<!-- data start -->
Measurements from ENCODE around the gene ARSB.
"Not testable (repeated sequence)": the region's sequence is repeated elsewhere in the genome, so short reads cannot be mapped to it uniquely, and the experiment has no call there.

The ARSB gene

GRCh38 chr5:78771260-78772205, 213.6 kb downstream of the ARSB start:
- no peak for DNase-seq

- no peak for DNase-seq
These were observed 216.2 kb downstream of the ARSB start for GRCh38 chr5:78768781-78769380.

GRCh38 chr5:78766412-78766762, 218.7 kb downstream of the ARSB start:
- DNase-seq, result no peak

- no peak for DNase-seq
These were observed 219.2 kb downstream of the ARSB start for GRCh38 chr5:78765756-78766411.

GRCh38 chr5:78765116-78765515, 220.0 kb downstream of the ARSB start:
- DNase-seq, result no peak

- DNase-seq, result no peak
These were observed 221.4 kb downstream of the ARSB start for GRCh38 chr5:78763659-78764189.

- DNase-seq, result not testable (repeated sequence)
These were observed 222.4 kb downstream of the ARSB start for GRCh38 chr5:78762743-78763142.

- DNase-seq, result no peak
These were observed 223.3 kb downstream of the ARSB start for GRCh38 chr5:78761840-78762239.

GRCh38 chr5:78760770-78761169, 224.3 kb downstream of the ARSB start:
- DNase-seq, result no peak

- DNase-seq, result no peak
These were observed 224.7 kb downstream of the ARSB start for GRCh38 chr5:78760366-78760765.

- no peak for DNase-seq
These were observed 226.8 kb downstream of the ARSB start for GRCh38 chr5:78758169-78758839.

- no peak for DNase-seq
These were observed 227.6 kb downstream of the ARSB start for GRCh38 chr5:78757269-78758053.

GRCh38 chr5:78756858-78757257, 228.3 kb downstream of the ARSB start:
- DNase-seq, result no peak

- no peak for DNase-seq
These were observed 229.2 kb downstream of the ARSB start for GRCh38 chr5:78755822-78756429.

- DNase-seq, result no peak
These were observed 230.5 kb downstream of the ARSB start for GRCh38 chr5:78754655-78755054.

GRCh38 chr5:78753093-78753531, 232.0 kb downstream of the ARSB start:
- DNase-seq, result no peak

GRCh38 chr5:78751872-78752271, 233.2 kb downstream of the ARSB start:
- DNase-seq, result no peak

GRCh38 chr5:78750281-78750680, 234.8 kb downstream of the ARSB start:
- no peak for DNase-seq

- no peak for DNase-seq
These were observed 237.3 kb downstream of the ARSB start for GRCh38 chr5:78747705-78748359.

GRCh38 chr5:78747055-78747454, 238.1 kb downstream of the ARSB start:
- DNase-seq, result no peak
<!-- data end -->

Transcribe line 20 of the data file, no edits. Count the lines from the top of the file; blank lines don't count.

GRCh38 chr5:78760770-78761169, 224.3 kb downstream of the ARSB start: